All the snow has melted, and Villanova is whiter than ever.
During my first week at Villanova, a white administrator told me (I should say us) that, roughly, “We are no longer to say ‘Vanillanova’ because it is something the school is working to change.” After two years I think I know what this project has amounted to, namely, the intentional banning of a catchy term that points to the deep, structural racism of our school, and the rather ridiculous attempts to cover over such racism with ‘service days’ and altering our ‘diversity image’ via Villanova’s main home page. The way in which our school as a whole “favors the favored and disfavors the disfavored” (Bourdieu) is basically and at heart neocolonial.
Last semester George Yancy gave a great talk and challenged those of the audience to make the ubiquity of white spaces on campus uncomfortable. I have tried to think of how to do this with little-to-no time for organization or knowledge in this area. But I have recently thought of ‘occupying discursive space’ in a subtle but maybe striking way, and I mention it here only to possibly generate a conversation about its feasibility, and see who might be on board. I am on campus everyday and have chosen the phrase “Challenge Vanillanovan Patriarchy” to write on a chalk or white board in normal sized letters before leaving whatever building I’m in. Since we discussed micro-politics last night, I’m interested in putting out the idea, for those interested, to consider whether or not this in a way occupies (makes uncomfortable, disrupts) the largely racist and sexist structures within which we are working each day. I’m curious as to whether others would be interested in cultivating similar practices of leaving traces on chalk/white boards—traces that teachers and hopefully students then erase but then cannot not think about. I’m interested in suggesting such practices because, in different handwritings/terms but with the same antiracist and antisexist goals, such practices might not require any central organization, and, moreover, requires hardly any time.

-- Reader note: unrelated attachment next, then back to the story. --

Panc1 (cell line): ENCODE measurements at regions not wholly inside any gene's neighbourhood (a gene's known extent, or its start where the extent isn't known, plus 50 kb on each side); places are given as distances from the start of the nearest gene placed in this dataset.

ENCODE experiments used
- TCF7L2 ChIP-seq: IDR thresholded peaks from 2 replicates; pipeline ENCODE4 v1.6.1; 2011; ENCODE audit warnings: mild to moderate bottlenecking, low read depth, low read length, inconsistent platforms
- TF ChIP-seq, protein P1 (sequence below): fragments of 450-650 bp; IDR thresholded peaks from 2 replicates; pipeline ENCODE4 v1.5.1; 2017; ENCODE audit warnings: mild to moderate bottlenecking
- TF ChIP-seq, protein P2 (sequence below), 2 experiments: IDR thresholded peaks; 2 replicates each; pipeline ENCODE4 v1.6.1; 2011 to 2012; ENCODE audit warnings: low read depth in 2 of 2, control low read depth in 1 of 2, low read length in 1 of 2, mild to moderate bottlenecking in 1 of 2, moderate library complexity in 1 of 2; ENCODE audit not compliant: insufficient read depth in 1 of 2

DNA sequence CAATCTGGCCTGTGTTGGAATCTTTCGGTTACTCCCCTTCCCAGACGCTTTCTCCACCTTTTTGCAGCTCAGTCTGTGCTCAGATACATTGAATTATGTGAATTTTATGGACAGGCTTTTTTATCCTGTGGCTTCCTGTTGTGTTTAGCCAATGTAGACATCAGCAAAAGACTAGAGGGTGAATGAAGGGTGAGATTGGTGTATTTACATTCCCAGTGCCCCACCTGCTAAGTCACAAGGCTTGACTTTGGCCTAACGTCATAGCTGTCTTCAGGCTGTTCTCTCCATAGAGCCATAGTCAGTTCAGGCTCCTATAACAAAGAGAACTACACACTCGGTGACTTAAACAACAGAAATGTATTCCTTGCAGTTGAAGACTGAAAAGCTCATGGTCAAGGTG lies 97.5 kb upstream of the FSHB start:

This is an inchoate idea, but this would seem to be the class to pitch it to.